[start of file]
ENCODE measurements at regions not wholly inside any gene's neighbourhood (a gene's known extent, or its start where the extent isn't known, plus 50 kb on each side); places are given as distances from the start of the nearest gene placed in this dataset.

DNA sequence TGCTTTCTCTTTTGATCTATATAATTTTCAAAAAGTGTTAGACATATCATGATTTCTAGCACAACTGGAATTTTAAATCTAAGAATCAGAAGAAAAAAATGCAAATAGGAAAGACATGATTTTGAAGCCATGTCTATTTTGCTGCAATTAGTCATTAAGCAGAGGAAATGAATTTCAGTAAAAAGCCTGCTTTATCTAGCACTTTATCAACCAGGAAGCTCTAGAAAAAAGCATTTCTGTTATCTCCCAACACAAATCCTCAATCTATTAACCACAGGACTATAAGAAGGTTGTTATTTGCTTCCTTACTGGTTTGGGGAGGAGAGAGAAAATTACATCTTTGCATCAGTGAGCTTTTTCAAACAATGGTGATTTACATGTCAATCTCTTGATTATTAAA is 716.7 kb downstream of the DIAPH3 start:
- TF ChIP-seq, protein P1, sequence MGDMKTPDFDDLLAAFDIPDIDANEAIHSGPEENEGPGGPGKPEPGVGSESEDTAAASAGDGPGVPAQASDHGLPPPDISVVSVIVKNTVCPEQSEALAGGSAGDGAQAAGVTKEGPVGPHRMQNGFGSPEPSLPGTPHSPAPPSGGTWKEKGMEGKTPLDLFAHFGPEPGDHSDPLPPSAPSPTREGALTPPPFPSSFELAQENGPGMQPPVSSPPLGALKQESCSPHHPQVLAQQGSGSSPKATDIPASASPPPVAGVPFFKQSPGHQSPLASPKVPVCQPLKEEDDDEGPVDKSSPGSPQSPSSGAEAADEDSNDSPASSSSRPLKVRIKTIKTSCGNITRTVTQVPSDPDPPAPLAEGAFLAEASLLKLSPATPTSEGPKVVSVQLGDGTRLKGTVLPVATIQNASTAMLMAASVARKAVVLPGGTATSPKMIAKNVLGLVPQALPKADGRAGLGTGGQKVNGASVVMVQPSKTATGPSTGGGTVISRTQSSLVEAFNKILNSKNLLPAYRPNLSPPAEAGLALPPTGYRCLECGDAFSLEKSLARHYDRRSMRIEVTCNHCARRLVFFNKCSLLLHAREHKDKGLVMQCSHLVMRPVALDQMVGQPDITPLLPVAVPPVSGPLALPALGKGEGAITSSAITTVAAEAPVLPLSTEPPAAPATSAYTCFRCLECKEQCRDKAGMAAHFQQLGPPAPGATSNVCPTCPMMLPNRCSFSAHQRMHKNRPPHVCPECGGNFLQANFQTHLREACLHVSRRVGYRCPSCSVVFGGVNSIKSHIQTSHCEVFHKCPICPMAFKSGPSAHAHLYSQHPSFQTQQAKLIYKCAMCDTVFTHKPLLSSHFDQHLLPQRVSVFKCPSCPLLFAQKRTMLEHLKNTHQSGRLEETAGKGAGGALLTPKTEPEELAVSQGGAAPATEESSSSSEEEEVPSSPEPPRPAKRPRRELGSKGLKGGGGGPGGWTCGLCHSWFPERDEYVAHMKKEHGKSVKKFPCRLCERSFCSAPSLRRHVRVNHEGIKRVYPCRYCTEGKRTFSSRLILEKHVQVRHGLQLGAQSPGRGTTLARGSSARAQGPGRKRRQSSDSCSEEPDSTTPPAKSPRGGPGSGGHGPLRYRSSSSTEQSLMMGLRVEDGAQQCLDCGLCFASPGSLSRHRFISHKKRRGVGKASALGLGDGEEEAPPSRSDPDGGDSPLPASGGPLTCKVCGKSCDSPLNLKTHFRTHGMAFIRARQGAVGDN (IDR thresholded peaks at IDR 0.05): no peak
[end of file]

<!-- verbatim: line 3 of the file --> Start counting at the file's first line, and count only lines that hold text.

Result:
- TF ChIP-seq, protein P1, sequence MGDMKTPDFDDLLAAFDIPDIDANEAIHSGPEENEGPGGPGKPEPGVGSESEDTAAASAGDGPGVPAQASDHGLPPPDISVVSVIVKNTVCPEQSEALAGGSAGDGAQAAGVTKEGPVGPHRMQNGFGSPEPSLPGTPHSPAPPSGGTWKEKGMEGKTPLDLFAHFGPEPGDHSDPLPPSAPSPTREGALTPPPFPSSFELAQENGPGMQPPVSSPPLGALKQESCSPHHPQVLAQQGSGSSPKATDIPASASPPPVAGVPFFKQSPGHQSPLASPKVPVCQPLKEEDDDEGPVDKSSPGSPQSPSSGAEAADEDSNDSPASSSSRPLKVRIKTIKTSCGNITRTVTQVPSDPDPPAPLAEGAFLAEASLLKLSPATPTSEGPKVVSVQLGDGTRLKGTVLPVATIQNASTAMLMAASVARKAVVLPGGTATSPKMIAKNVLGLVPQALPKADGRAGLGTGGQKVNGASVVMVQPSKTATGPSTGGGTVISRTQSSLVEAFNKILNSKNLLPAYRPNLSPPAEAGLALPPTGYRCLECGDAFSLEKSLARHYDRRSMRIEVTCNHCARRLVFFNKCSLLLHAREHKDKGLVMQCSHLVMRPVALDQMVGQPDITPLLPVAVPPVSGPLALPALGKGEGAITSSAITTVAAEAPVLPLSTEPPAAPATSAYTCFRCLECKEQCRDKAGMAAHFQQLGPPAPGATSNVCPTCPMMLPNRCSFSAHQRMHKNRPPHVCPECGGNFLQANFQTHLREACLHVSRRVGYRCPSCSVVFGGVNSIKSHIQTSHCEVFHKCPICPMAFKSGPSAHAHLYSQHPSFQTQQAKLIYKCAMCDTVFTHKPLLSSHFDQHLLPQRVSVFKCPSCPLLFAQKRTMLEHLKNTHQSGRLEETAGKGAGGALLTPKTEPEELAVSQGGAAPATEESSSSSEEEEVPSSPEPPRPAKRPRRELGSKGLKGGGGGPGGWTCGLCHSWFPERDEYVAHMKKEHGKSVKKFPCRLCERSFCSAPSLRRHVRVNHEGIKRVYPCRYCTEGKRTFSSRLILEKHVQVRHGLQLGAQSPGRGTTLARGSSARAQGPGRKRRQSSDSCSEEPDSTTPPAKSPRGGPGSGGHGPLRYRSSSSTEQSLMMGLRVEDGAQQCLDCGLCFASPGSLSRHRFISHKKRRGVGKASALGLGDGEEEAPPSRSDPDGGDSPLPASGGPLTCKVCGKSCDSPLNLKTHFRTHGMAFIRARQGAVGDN (IDR thresholded peaks at IDR 0.05): no peak